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Don’t get us wrong. We love Savannah. So much so that we’ve written dozens of posts about the Hostess City. But it isn’t Georgia’s only charming town. Not even by a long shot.
There are plenty of towns worth a visit that are matched in regards to top-notch restaurants, historic inns, and attractions. Come see a few of our favorites, most of which are a short drive from major cities, but feel worlds away.
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Located on the Georgia coast, the small town of Darien was first settled in 1736 by Scottish Highlanders. A British fort was located nearby and the area was affected by Spanish and Indian attacks. Much of the town was burned during the Civil War.
These days, the main industry is seafood. Visitors can learn about the early days of coastal Georgia at the Fort King George State Historic Site. The Old Jail Art Center and Museum is another historic landmark in town.
The Ashantilly Center, also known as “Old Tabby,” was the former home of Thomas Spalding, the plantation owner on Sapelo Island. Butler Island Plantation is a former rice plantation owned by a couple that divorced over their opinions of slavery.
Spend the night at one of Darien’s inns. Dockside Inn is located across the parking lot from Skipper’s with balconies overlooking the river. Open Gates Bed and Breakfast was built in 1876 and has five themed rooms.
One is the Old Greene County “Gaol”, a granite prison built in 1807. It served as both a place where prisoners were kept as well as where they were executed at the gallows. It remained in use until 1895.
The Yesterday Cafe is one of Greensboro’s best restaurants, serving their signature buttermilk pie. Lamai Ban Thai Kitchen is an authentic Thai restaurant with laab pork salads, duck curries, and other dishes.
Visitors can spend the night at the luxurious Ritz-Carlton Reynolds Lake Oconee. This property is the ultimate lakeside luxury accommodation. The resort has world-class golf courses, dining, and spa services.
Madison has been nicknamed “the town Sherman refused to burn” when it was spared from the destruction of the Civil War. It’s a part of the Antebellum Trail and offers a seasonal tour of the historic homes.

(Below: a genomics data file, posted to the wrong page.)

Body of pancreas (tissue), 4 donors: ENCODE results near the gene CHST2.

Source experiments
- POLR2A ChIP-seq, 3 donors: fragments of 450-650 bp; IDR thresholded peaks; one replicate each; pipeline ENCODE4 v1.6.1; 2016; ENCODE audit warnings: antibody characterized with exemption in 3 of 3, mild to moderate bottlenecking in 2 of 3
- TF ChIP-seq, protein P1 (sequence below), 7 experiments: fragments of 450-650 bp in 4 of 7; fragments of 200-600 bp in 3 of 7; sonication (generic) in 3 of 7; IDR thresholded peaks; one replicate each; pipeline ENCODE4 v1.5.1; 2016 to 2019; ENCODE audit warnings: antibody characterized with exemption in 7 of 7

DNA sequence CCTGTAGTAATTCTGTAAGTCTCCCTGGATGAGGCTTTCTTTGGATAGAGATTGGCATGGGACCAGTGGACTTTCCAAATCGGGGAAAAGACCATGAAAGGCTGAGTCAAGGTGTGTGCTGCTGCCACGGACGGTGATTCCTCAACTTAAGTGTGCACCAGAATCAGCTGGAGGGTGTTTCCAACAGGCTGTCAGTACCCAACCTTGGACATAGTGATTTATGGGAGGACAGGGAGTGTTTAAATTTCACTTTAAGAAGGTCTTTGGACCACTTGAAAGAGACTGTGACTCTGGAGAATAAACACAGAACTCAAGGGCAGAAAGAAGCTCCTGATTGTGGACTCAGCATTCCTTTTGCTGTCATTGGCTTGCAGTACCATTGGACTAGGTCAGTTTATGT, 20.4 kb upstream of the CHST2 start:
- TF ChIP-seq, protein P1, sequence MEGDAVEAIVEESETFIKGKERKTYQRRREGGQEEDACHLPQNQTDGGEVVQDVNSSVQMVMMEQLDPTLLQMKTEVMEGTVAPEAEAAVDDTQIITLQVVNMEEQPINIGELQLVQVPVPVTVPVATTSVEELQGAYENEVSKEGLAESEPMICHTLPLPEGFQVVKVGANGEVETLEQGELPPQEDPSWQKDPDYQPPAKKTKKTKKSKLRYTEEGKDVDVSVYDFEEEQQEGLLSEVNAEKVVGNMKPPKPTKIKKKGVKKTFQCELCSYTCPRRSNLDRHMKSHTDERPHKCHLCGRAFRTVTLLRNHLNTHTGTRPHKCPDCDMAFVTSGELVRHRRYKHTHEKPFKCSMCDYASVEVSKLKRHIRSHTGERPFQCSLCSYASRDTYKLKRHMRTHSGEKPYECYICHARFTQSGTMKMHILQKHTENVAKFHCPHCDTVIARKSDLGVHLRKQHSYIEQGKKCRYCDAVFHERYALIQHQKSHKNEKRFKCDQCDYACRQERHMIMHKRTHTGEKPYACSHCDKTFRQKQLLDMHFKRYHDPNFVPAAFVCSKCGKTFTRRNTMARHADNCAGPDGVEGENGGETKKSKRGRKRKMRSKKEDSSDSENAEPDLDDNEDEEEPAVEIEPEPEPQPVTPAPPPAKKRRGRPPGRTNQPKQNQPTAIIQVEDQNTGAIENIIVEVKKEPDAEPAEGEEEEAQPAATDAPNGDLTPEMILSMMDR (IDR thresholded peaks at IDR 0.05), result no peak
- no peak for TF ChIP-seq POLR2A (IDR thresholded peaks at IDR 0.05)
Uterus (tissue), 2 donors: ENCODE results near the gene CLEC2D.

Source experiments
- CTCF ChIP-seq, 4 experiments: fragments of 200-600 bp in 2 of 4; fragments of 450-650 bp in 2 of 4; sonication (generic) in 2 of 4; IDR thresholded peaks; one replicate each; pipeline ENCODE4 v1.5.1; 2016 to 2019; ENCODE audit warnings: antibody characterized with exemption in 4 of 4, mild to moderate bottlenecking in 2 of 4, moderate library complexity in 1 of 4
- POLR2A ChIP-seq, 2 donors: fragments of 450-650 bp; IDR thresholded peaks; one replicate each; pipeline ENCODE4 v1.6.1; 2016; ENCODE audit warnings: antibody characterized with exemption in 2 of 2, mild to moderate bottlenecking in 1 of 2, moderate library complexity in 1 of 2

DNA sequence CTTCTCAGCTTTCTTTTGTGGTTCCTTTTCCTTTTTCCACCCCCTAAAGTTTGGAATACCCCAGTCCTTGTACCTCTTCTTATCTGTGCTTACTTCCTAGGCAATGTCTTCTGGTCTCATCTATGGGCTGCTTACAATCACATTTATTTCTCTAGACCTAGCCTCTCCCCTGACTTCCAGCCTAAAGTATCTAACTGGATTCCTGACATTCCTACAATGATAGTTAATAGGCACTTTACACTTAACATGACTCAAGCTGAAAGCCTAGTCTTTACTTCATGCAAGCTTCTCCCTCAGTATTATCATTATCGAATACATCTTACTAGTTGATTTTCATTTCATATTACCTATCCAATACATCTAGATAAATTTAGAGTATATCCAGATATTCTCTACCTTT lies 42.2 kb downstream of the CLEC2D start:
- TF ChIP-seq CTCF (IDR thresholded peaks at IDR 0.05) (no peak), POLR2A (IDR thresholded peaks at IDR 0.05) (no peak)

Learn about the town’s history at the Madison Morgan Cultural Center– The Romanesque style schoolhouse that now operates as a museum and theatre.
Visitors can also chow down at one of the many locally-owned restaurants. Amici Italian Cafe is a casual Italian joint offering pizza and sandwiches. Farmview Market sells artisan sandwiches and ice cream as well as fresh produce.
Town 220 Restaurant is one of the area’s best places for steaks, seafood, and pasta. Chow down on fried green tomatoes, Vidalia onion soup, and filet mignon.
Madison’s historic homes have been turned into inns. Brady Inn is one, an 1885 Victorian bed and breakfast with seven bedrooms. The James Madison Inn is another, with 17 unique rooms and two suites with art and furnishings from local artists.
Marietta is a suburb north of Atlanta that started as a Cherokee settlement. But the Civil War forever changed the area as it was burned during Sherman’s March to the Sea. Today, Marietta is a large area with the historic square and historic homes on the annual Marietta Pilgrimage.
Visitors can get a dose of culture at Marietta/Cobb Museum of Art or learn about the city’s past at the Marietta Museum of History. The Marietta Gone with the Wind Museum has artifacts from the iconic book and film by Margaret Mitchell.
Marietta Food Tours introduces both locals and visitors to the many restaurants in the historic district, all representing different types of cuisine. Ghosts of Marietta runs spooky tours of the city at night.
Marietta has plentiful restaurants, spanning every type of cuisine. Stockyard Burgers and Bones has different types of burgers, including wild boar and lamb burgers, along with craft beer.
There aren’t many accommodation options in the area, but Stanley House Inn is one of the historic homes-turned-inn, right off the square. The nearby Hilton Atlanta/Marietta Hotel & Conference Center has modern amenities.
The town’s historic Clock Tower was built on one of the city’s seven hills in 1872. Check out the murals downstairs before making the climb to the top.
You can also go on Georgia’s Rome Flavor Tours or take advantage of paddleboarding and kayaking on the river. Catch a Rome Braves game, the city’s minor league baseball team.
Harvest Moon Cafe is a delicious place to grab a meal in the heart of downtown. Honeymoon Bakery is where to get your sweet fix after dinner out. Don’t forget to stop by River Dog Outpost for a pint by the river or Swift and Finch for coffee.
Hawthorn Suites by Wyndham Rome is set in a 1890s warehouse and still has the original floors and brick walls. The Claremont House is an 1882 Victorian Gothic home turned national register-listed bed and breakfast.
Thomasville was founded in 1825 and is known as the “City of Roses” for its annual Rose Festival. The town also hosts a seasonal tour of homes and Victorian Christmas celebrations.
Among the attractions are the Jack Hadley Black History Museum, a museum naved for a historian that contains over 4,000 artifacts related to African-American history in the area. The Taste of Thomasville Food Tour brings visitors to the best local eateries.
Thomasville has incredible restaurants and makers, including the famed Sweet Grass Dairy cheesemaker. Enjoy authentic bagels and sandwiches at Empire Bagel and a cup of locally roasted coffee at Grassroots Coffee.
Spend the night at Thomasville Bed and Breakfast, one of the area’s charming inns. The 1908 Queen Anne Victorian has a wraparound porch overlooking the live oaks. The Hampton Inn Thomasville is another option nearby.